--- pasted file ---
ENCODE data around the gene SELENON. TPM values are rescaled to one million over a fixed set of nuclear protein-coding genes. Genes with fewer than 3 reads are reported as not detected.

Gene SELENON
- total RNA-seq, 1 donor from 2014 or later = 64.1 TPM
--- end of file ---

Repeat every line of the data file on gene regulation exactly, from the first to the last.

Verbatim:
ENCODE data around the gene SELENON. TPM values are rescaled to one million over a fixed set of nuclear protein-coding genes. Genes with fewer than 3 reads are reported as not detected.

Gene SELENON
- total RNA-seq, 1 donor from 2014 or later = 64.1 TPM